A CEO and co-founder of Austin start-up PatientIO:  “Austin has been a great place to build a business, particularly from a recruiting standpoint and all our employees have been sourced from our network here in Austin.”

An investor and mentor with the non-profit AustinHealthTech.org “believes the city’s health technology ecosystem is ‘still in the early innings,’ yet has ‘the ability to play a bigger role nationally and internationally in support of health technology startups’.”

The CEO of eClinicalWorks, that recently added an Austin office to the company’s existing offices on both coasts and in Chicago, says:  “Austin has a strong technology culture that lends itself well as a new location for our company and will provide the opportunity for us to become more involved with healthcare providers in this region.”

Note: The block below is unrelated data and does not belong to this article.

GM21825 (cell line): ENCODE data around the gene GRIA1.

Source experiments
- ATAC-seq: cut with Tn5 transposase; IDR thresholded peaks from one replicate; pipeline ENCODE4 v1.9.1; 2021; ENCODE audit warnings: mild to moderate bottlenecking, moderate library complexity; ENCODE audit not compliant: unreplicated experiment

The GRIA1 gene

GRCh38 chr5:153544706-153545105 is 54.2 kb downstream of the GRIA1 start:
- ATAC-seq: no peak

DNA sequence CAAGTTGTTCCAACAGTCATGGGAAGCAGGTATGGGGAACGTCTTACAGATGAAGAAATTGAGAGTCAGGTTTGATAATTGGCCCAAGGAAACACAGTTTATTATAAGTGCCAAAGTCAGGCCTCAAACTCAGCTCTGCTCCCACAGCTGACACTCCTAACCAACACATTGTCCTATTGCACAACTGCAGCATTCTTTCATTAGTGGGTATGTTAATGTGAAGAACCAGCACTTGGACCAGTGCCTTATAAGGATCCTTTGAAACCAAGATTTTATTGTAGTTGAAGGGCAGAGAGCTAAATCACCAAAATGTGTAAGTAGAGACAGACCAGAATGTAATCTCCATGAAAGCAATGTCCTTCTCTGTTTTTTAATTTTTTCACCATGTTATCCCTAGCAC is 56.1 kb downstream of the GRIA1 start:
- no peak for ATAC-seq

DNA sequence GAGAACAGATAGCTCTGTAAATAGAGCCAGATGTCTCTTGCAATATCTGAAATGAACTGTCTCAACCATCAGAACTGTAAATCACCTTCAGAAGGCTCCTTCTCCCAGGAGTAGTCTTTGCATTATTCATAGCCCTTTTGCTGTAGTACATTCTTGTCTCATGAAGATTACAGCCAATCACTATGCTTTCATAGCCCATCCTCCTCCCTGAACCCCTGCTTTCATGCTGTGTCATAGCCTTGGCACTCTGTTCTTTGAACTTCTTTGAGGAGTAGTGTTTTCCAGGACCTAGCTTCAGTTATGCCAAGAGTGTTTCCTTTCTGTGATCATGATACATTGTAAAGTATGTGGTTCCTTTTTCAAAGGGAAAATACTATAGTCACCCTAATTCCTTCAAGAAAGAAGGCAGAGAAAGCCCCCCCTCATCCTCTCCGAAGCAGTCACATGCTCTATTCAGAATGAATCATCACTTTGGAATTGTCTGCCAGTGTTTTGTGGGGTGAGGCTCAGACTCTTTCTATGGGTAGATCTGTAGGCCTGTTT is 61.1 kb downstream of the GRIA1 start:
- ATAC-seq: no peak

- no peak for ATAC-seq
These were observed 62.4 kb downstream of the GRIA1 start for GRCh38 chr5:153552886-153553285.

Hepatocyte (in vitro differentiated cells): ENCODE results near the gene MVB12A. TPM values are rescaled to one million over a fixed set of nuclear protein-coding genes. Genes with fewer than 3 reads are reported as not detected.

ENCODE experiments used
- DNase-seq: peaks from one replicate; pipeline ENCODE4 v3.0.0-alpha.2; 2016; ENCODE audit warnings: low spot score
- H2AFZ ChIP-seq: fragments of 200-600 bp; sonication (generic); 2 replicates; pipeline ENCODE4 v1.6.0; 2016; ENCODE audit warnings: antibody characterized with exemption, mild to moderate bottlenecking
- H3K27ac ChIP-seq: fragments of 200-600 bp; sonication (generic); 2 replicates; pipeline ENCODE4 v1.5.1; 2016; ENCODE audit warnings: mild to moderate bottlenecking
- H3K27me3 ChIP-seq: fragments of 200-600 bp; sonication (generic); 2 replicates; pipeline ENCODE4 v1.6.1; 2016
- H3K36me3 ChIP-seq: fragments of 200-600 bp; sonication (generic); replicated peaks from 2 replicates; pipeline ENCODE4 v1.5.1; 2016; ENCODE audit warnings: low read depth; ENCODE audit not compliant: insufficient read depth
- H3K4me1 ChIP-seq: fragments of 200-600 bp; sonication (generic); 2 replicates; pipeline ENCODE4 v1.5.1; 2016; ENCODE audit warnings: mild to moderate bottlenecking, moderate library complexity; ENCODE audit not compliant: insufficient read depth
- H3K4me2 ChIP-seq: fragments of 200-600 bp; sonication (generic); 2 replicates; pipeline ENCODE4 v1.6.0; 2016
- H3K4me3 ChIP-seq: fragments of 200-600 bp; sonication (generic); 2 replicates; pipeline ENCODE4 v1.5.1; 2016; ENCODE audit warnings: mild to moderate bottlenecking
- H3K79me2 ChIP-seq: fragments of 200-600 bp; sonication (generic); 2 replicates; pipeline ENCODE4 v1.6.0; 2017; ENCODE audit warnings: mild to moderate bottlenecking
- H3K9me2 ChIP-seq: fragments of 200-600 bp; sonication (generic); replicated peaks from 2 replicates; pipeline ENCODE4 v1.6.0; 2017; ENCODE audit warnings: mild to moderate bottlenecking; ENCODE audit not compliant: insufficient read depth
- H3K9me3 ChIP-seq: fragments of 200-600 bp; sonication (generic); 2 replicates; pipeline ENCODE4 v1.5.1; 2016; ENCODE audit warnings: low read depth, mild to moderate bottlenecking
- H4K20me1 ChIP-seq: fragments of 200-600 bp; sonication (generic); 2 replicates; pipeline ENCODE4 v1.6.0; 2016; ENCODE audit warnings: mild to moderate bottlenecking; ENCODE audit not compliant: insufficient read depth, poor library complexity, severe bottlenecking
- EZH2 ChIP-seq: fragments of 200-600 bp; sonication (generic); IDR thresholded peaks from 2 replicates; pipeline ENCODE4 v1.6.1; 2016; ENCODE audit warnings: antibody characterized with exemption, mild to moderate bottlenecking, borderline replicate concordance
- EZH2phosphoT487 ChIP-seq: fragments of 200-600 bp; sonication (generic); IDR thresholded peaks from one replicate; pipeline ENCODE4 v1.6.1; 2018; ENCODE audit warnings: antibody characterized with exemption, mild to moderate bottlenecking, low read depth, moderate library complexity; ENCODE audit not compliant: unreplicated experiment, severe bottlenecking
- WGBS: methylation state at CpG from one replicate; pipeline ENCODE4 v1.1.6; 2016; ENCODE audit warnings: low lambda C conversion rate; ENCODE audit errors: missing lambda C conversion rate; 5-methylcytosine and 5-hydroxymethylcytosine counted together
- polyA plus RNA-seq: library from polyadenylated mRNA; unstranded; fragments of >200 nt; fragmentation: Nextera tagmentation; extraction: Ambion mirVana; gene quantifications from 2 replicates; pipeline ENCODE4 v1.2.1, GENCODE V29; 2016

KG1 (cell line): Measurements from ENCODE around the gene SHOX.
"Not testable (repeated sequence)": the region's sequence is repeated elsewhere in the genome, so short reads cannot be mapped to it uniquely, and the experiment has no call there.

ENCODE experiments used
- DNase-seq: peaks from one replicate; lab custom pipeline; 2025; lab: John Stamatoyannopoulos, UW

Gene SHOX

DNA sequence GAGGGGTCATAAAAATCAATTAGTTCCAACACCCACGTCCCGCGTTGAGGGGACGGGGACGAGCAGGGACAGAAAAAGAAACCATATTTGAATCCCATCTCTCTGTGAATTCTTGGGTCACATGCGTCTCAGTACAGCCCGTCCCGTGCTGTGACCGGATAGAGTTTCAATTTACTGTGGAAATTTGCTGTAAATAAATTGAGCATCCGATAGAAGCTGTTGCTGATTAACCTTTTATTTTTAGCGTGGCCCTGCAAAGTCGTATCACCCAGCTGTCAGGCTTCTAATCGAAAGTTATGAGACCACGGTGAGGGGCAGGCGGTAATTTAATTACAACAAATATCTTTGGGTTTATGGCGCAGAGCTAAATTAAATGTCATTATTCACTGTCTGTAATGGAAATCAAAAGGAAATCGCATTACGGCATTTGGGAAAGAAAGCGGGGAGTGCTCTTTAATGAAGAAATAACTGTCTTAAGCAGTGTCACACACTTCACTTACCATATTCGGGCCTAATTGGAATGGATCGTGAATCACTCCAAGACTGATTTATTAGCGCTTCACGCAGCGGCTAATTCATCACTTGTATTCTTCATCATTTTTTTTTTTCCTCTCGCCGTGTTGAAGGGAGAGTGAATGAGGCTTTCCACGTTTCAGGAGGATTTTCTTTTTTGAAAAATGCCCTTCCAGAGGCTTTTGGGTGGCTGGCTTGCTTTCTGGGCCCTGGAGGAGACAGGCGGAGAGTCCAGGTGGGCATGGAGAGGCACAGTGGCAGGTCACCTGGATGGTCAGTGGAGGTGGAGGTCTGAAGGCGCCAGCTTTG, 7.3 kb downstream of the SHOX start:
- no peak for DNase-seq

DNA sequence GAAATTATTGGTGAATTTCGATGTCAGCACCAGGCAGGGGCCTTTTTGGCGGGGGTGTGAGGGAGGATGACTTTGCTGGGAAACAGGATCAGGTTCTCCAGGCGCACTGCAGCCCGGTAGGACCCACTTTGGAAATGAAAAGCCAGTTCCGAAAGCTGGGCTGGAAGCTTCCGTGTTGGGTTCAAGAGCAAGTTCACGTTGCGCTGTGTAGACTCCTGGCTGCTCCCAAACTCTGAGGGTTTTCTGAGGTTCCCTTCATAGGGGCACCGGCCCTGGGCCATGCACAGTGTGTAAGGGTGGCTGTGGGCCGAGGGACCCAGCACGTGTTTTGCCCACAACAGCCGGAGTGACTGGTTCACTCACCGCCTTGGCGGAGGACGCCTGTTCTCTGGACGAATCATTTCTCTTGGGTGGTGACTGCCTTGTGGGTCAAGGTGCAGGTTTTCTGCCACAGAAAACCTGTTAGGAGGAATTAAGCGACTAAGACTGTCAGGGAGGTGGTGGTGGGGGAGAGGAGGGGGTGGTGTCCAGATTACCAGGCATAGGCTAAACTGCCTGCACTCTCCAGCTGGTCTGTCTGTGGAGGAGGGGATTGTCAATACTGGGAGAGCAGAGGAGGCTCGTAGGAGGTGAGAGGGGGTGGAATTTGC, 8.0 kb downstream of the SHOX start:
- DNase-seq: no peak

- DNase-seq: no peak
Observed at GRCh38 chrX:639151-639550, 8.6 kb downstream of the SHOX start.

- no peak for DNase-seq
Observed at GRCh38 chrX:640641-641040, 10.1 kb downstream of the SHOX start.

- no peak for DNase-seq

Finally, the CEO of PatientIO summed it up this way:  “It is super exciting to be an entrepreneur in this space.  People want to live here and it is creating an ecosystem of people that will ultimately want to create new startups like ours.”

 

 

Austin was picked by Money magazine as the best city for 20to34 year olds, even though young people may dream of working in New York or Los Angeles.  Because the cost of living in those two cities is beyond what most Americans can afford – and their projected job growth is below average for big US cities – Money said Austin was #1 for this age group based on a long list of stats, followed by #2 Atlanta, #3 Columbus, #4 Tucson and #5 Seattle.